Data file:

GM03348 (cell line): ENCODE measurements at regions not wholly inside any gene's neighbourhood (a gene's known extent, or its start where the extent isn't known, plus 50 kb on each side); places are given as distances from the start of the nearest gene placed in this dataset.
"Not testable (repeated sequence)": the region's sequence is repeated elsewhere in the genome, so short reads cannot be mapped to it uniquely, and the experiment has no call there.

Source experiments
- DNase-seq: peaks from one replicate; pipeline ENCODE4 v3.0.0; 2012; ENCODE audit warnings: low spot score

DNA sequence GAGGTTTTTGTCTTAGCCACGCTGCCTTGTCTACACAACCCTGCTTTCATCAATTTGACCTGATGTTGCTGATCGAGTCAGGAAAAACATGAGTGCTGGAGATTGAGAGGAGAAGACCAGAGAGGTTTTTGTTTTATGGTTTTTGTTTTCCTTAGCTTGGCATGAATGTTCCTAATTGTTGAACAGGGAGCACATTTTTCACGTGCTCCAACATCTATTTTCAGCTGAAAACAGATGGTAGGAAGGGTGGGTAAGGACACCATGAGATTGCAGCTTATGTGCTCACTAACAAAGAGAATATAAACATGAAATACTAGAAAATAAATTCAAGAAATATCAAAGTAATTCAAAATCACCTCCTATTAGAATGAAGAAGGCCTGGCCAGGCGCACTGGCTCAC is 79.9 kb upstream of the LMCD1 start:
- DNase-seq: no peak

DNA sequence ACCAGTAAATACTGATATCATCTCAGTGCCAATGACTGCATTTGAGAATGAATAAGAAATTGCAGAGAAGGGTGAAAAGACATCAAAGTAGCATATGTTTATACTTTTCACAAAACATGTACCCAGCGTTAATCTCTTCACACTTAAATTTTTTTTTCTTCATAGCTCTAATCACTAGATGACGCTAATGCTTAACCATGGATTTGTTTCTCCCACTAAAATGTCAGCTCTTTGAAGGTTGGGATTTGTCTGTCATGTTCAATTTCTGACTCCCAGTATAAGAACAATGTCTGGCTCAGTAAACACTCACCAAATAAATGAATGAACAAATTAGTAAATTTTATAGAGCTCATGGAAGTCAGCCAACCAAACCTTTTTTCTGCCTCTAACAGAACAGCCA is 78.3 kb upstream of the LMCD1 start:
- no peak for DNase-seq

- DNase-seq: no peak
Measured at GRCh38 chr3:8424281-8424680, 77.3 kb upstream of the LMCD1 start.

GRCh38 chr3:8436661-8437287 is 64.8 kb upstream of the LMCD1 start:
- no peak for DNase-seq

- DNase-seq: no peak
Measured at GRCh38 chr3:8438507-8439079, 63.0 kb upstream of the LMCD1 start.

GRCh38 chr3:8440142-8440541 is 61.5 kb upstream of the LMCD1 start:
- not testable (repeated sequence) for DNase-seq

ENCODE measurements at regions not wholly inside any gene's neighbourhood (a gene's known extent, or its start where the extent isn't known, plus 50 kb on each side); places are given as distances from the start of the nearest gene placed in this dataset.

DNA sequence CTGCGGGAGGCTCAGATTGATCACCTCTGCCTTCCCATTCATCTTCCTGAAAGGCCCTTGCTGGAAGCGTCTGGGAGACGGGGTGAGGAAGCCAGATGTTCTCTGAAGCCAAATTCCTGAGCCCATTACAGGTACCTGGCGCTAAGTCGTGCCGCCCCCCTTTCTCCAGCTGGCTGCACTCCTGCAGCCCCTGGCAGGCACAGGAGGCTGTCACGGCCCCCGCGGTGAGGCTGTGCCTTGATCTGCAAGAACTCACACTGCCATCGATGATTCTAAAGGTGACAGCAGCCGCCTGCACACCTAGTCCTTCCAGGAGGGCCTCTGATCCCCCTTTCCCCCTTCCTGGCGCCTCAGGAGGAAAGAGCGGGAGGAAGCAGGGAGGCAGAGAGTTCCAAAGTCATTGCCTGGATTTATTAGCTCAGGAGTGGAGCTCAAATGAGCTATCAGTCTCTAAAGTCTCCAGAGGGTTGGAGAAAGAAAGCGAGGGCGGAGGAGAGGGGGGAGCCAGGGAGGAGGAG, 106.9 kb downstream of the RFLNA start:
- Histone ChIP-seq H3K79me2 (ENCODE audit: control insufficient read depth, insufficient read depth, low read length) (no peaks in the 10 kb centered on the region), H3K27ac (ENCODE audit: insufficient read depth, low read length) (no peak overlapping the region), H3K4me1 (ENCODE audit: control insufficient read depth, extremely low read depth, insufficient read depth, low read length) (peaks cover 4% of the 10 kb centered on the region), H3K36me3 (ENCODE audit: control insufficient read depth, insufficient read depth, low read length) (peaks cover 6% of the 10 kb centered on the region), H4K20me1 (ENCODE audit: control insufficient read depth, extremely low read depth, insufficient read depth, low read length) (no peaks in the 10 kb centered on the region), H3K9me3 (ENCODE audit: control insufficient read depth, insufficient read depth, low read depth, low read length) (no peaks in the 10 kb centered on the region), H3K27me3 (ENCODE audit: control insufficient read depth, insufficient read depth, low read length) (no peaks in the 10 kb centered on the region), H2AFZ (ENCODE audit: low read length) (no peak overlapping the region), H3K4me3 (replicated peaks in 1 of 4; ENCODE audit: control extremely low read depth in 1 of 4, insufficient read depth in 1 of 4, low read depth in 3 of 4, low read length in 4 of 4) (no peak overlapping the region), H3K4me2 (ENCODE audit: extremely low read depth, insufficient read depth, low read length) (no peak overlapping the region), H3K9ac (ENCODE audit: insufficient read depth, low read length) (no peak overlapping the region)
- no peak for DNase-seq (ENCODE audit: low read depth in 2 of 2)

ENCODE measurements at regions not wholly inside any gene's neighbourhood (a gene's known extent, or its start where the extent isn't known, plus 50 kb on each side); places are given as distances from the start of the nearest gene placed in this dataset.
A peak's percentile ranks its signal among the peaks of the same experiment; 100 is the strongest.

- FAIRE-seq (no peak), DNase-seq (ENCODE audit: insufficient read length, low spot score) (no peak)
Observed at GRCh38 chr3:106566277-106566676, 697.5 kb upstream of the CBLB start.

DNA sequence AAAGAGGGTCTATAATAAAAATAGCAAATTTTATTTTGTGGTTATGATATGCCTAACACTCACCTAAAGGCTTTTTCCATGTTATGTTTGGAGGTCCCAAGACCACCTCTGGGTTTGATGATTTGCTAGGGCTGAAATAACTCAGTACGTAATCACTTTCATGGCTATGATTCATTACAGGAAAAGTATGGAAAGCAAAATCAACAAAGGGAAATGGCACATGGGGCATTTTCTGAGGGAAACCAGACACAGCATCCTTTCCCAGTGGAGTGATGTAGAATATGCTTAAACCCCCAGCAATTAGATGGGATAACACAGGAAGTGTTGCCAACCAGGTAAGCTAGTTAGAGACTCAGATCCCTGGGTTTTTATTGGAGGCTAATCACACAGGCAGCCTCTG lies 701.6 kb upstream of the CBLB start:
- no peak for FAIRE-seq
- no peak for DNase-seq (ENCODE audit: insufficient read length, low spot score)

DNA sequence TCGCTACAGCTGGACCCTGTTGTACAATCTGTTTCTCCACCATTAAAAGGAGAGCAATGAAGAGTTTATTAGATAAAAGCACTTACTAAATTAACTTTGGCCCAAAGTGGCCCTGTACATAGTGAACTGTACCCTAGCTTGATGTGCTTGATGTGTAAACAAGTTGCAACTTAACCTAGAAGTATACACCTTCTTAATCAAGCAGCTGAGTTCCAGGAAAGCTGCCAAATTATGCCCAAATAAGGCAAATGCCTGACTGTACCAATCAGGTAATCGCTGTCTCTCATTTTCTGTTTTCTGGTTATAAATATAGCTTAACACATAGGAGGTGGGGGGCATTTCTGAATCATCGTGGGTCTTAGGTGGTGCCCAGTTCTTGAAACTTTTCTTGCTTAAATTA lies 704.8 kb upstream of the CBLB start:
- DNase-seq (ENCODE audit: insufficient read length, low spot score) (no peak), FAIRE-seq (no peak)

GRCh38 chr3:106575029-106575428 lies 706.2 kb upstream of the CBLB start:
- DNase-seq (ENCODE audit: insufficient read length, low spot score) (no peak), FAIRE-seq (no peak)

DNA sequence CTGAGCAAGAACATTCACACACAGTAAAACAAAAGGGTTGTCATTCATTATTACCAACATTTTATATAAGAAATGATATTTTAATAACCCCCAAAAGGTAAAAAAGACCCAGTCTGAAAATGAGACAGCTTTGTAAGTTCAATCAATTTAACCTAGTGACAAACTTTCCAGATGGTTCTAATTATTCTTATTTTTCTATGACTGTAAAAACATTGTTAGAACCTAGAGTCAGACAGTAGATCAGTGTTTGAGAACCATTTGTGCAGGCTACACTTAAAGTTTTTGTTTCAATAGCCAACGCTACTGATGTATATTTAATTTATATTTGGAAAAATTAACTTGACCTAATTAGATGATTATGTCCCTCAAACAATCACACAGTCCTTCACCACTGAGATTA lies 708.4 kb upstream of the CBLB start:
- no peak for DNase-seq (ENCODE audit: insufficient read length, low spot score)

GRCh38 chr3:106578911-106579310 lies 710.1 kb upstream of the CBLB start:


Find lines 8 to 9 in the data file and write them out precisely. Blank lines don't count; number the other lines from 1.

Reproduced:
- no peak for DNase-seq

- DNase-seq: no peak